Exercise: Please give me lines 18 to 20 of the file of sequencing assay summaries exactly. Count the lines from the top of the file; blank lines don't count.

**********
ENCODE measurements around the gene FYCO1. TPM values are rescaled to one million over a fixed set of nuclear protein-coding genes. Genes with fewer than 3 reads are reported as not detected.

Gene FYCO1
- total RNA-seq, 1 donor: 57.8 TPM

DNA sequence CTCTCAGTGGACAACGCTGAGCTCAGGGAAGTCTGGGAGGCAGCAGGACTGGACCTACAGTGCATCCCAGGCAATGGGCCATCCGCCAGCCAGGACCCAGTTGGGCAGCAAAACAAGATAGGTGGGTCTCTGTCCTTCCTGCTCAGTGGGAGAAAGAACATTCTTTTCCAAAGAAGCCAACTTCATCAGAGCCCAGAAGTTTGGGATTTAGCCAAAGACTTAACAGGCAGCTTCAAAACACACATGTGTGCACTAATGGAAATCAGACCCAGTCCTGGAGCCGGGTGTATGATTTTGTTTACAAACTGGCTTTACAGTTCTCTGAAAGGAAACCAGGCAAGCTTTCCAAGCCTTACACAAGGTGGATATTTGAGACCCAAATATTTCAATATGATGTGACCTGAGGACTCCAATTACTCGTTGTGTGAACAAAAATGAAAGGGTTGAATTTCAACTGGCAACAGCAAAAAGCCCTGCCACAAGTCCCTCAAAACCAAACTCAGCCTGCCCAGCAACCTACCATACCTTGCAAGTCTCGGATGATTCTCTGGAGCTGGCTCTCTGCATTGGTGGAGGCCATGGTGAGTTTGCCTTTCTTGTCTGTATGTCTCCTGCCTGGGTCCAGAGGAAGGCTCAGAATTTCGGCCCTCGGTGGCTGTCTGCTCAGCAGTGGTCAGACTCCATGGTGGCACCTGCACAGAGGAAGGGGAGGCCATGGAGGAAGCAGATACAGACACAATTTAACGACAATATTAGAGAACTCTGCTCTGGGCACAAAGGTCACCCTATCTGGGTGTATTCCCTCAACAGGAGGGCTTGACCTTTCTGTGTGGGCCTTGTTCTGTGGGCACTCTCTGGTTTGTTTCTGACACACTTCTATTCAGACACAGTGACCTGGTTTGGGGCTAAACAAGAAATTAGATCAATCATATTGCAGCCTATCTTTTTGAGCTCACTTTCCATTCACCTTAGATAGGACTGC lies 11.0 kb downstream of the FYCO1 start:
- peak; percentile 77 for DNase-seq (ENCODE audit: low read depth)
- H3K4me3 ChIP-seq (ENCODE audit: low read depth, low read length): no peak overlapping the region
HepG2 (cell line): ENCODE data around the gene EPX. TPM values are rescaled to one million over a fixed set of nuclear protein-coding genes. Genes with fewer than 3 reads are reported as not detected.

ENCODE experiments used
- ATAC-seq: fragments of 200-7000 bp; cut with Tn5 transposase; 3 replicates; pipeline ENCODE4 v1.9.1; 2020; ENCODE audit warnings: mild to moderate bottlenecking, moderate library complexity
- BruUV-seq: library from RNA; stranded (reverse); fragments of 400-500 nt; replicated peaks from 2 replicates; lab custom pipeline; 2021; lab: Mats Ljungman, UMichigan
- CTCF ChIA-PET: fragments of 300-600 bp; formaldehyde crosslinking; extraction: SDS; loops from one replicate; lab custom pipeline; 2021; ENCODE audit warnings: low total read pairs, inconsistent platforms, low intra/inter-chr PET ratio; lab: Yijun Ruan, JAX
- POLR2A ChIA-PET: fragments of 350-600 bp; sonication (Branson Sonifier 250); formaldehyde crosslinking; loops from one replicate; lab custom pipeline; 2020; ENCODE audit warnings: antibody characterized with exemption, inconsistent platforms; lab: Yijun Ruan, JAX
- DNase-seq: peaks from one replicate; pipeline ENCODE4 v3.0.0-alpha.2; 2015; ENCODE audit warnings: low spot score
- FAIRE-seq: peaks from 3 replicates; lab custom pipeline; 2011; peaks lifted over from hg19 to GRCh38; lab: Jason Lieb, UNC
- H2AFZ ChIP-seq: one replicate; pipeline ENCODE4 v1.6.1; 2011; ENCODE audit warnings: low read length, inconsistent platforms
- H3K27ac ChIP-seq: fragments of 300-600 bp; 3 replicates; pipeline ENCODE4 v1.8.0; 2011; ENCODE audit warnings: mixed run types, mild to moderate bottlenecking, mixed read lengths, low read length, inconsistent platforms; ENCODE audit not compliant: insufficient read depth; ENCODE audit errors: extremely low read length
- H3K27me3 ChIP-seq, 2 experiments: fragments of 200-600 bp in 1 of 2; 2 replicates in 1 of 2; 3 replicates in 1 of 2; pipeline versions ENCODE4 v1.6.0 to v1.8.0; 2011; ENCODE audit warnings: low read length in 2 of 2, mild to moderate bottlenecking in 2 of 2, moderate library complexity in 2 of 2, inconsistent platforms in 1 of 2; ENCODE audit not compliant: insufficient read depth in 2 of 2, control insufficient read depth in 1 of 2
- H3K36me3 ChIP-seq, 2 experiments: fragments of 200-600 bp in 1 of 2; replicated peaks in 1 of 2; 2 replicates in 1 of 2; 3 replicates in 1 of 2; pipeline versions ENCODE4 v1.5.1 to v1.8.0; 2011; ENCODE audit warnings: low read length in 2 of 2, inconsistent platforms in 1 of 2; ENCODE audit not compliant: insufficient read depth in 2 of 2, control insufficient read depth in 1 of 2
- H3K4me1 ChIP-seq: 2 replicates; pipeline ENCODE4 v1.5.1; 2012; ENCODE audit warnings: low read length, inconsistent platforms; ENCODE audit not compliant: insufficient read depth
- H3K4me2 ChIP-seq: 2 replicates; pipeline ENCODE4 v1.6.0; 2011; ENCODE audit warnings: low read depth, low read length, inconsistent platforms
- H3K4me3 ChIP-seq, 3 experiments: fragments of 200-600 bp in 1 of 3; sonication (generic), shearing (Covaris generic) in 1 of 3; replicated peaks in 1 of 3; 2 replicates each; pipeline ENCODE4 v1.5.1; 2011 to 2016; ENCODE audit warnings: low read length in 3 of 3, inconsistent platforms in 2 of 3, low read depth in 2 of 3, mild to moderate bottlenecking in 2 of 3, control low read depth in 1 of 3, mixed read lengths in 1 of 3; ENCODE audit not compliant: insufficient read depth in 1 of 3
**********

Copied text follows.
- H3K36me3 ChIP-seq, 2 experiments: fragments of 200-600 bp in 1 of 2; replicated peaks in 1 of 2; 2 replicates in 1 of 2; 3 replicates in 1 of 2; pipeline versions ENCODE4 v1.5.1 to v1.8.0; 2011; ENCODE audit warnings: low read length in 2 of 2, inconsistent platforms in 1 of 2; ENCODE audit not compliant: insufficient read depth in 2 of 2, control insufficient read depth in 1 of 2
- H3K4me1 ChIP-seq: 2 replicates; pipeline ENCODE4 v1.5.1; 2012; ENCODE audit warnings: low read length, inconsistent platforms; ENCODE audit not compliant: insufficient read depth
- H3K4me2 ChIP-seq: 2 replicates; pipeline ENCODE4 v1.6.0; 2011; ENCODE audit warnings: low read depth, low read length, inconsistent platforms